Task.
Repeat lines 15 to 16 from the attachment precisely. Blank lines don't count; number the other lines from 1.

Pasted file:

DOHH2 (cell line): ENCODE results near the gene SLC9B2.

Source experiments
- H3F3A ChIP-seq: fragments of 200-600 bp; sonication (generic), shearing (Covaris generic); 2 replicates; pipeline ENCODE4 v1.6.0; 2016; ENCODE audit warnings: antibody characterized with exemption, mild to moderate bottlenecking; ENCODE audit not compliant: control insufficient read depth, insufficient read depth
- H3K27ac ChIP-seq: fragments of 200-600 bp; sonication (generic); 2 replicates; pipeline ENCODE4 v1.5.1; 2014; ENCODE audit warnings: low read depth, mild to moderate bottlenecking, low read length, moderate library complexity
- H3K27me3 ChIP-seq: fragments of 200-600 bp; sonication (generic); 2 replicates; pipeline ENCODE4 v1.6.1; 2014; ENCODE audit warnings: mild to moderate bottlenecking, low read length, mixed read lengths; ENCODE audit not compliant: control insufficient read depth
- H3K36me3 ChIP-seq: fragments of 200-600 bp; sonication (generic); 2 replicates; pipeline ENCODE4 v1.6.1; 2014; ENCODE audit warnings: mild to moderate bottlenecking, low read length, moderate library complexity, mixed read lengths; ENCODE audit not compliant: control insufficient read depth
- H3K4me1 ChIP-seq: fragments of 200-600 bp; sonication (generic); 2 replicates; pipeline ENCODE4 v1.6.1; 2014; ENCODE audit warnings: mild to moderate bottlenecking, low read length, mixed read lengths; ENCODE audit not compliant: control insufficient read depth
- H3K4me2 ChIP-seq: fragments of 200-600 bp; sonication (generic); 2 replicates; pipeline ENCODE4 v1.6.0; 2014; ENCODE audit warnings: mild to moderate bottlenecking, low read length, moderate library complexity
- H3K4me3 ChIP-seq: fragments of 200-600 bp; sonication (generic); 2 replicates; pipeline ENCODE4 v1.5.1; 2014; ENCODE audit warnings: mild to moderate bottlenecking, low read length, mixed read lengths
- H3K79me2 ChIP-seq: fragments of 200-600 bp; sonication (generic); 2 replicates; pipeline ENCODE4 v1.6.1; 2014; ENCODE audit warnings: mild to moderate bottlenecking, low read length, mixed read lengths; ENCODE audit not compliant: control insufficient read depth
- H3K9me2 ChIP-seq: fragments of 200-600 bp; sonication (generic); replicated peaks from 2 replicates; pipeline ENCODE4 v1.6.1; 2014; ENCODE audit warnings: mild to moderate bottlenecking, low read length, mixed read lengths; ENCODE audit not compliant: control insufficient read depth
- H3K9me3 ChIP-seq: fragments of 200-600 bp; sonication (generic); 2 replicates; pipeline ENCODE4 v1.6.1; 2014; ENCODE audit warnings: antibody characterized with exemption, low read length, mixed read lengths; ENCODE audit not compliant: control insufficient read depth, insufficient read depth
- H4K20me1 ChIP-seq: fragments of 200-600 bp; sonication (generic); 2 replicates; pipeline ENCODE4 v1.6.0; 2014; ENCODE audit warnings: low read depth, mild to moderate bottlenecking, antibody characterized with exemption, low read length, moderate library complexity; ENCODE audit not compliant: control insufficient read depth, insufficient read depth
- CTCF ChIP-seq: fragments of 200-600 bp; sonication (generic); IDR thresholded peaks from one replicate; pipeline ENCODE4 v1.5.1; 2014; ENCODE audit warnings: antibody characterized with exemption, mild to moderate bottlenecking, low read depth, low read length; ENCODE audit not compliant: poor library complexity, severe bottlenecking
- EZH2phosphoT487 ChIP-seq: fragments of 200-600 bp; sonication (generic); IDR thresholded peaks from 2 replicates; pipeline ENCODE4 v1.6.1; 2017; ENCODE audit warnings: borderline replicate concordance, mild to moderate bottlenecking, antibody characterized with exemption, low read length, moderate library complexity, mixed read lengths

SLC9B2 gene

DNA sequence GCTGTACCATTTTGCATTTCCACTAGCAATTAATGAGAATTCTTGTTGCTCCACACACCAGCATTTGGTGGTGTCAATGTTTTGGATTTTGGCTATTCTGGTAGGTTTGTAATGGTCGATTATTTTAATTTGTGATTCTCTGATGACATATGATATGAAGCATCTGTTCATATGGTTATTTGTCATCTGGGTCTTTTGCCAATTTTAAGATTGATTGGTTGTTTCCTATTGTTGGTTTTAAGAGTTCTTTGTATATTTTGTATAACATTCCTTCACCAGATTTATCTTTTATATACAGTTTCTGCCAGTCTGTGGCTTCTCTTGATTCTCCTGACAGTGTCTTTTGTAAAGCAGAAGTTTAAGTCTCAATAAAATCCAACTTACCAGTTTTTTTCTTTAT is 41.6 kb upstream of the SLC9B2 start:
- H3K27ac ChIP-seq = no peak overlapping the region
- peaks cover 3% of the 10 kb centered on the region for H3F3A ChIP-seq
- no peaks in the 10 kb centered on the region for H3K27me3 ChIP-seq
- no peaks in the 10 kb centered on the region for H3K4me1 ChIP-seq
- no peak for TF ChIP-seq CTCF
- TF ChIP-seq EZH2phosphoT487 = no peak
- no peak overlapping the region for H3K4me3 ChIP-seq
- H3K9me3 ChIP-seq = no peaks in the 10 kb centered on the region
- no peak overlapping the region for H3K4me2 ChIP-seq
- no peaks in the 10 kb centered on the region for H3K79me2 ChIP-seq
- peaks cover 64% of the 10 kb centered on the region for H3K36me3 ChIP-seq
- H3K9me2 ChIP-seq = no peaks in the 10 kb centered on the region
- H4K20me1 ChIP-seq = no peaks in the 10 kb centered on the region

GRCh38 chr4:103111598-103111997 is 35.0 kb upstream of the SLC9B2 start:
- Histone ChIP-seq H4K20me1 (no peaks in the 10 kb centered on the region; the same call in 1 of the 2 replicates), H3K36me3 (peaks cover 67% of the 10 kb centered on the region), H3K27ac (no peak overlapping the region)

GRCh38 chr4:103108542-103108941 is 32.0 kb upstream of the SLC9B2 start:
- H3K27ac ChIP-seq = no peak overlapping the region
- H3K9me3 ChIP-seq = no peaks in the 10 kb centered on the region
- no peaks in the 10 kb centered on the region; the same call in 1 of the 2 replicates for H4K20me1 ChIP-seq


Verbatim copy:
- EZH2phosphoT487 ChIP-seq: fragments of 200-600 bp; sonication (generic); IDR thresholded peaks from 2 replicates; pipeline ENCODE4 v1.6.1; 2017; ENCODE audit warnings: borderline replicate concordance, mild to moderate bottlenecking, antibody characterized with exemption, low read length, moderate library complexity, mixed read lengths

SLC9B2 gene